Wednesday, September 5, 2007

The Inspiring Story of T

One of the recurring topics of this blog has been end-of-life issues, and how patients and their families face this most difficult part of the fight against cancer. So far I’ve written about a family that wanted another clinical trial to be on, even when there was no potential for cure, and I’ve written about how I deal with the death of my patients. One patient who faced the end of his life with amazing maturity was a teenager named T.

T was 14 when we first met. He had been diagnosed with, and treated for, acute myeloid leukemia (AML) at another hospital. Unfortunately, less than a year after completing his chemotherapy, he relapsed. He needed a bone marrow transplant to survive, a procedure not available at his hospital, so his doctors sent him to me.

T and his family moved to Baltimore and began the next phase of his treatment. The drugs we usually use to treat relapsed AML didn’t work for him. Our second attempt at treating his leukemia made him much better, but was still not enough to cause a remission. We had some long, difficult discussions at that point, and T knew the odds were against him, but he decided to keep fighting, so we went ahead with the transplant.

His course was very complicated, and T spent several weeks in the ICU, but when it was all over, he was in remission! He did so well, in fact, that he was finally able to go home, after spending 8 months in Baltimore, away from his friends, his school, and his dog. I wish I had a picture to share of the smile he had on his face the day we told him he could go home!

After being home 2 months, though, T suddenly became very ill again, and had to be flown back to Baltimore and back into our ICU. His ICU stay this time was only a couple of days, and within 2 weeks he was discharged again. He and his family chose to stay in Baltimore for a while, to be sure he was going to be OK. Sadly, the next month he relapsed again.

At this point, T and his family were faced with an awful dilemma. On the one hand, they had the option to pursue aggressive chemotherapy and other treatments, with an almost certainty of making T terribly sick and only the slimmest chance of another remission, let alone a cure. On the other hand, they could choose hospice care – going home and only treating his symptoms to ensure he was comfortable while dying. A third possibility we presented to them was low dose chemotherapy aimed at slowing the progression of the leukemia but not really aimed at curing it.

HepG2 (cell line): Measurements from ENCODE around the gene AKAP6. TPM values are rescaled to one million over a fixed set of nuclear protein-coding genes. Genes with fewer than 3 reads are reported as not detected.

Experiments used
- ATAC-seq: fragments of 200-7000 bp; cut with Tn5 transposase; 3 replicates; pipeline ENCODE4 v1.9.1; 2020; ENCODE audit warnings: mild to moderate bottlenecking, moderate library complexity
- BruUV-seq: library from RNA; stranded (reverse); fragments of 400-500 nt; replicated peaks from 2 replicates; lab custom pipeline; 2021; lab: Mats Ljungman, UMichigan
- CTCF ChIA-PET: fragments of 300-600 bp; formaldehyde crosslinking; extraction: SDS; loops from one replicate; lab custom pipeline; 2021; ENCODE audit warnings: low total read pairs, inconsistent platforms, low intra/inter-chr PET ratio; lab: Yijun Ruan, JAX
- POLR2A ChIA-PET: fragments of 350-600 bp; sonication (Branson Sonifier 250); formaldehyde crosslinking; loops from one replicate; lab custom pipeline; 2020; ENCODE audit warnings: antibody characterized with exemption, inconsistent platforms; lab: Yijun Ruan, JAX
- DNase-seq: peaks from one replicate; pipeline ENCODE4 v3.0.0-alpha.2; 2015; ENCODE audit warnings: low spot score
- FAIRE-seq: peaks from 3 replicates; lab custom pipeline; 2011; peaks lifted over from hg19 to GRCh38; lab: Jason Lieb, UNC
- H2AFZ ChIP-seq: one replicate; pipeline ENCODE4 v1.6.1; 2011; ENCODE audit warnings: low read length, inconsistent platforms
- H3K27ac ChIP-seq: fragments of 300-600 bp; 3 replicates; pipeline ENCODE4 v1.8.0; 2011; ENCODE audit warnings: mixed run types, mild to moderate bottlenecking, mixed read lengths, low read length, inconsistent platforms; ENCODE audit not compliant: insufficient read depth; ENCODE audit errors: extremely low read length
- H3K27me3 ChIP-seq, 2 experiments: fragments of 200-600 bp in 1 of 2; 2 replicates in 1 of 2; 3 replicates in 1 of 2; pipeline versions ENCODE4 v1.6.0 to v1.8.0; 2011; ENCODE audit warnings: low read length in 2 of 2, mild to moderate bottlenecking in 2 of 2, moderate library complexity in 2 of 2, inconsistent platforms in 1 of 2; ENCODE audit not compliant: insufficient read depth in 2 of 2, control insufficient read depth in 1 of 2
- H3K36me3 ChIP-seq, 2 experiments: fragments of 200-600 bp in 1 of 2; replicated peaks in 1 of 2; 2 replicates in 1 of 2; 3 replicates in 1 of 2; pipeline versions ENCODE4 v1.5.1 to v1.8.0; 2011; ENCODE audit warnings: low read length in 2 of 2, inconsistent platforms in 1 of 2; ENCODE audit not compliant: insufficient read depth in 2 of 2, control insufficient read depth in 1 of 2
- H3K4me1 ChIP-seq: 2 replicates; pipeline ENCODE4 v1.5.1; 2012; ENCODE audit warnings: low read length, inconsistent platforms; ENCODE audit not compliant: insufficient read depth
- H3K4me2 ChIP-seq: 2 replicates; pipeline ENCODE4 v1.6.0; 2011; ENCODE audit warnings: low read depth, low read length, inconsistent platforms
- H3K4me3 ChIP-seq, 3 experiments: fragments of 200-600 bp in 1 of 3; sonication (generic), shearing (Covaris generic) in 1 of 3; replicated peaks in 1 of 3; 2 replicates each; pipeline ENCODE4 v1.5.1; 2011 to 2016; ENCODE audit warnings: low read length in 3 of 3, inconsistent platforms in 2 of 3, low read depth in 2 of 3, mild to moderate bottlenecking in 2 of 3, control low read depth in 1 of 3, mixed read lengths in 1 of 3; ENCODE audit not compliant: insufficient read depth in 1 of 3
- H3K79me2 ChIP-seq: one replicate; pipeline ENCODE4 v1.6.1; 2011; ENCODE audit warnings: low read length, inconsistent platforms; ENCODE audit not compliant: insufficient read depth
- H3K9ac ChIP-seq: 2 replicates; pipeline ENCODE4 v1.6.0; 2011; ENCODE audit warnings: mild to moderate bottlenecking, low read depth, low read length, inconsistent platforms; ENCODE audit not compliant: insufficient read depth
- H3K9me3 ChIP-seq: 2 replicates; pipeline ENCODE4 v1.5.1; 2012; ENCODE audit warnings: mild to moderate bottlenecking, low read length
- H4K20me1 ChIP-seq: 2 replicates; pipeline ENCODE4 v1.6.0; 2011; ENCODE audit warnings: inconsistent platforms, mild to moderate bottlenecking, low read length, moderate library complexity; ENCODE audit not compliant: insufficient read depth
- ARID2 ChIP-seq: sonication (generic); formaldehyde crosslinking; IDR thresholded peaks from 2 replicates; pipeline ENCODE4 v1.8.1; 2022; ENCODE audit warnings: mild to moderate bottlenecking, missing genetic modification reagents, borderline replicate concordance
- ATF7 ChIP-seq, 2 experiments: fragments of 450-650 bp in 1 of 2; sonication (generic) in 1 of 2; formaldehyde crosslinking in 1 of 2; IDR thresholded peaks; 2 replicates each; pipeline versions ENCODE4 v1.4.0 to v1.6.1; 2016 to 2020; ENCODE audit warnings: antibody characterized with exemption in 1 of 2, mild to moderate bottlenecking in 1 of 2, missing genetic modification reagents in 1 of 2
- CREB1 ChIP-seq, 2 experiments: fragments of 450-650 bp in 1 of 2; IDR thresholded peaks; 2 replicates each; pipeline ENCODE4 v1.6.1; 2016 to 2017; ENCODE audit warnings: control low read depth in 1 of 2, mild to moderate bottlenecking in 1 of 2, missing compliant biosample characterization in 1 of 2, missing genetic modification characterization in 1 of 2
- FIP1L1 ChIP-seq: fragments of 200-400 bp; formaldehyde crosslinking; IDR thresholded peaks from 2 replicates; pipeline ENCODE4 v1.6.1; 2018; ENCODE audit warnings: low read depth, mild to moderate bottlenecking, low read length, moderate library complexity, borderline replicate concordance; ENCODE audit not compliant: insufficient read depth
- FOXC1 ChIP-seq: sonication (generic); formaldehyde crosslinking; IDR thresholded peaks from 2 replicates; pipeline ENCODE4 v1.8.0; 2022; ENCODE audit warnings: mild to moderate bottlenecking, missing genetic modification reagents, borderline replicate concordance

The family thought long and hard about the decision. In private conversations I had with his parents, it was clear that they wanted to pull out all the stops and go for the cure, despite the long odds and difficult path.

But… they knew that T was the one who was destined to suffer if this was the path they chose, and despite his relative youth (he was only 15 years old by that time), they decided to leave the final decision to him.

And here is where T did something mature beyond his years, and in my mind, truly inspirational. He spoke with his parents. He spoke with his sisters. He knew what they wanted him to say. He knew they wanted him to keep on fighting, no matter what.

But he told us all he was done.

He chose quality over quantity of life.

All he wanted to do was go home, see his dog and his friends, drive his father’s truck on the beach, and get ribs from Rendezvous in Memphis, Tennessee. If he could do those things, he said, he could face death unafraid.

So that’s exactly what he did. Within 24 hours we arranged for his discharge from the hospital and transportation home. He went to Rendezvous (and sent me a t-shirt). He drove his father’s truck (he wasn’t 16 and didn’t have a license, but at that point did it matter?). He saw his friends and his dog. And he died three weeks later, in his own bed, surrounded by loved ones, in no pain.

Two weeks ago I was in Memphis and had the pleasure of eating at Rendezvous for the first time. The ribs were excellent (maybe the best I’ve ever had) but all I could think about while I was there was T, and how I hope that if I’m faced with a tough decision like he was, I can make the choice that’s best for me, regardless of what others want, just like T did.

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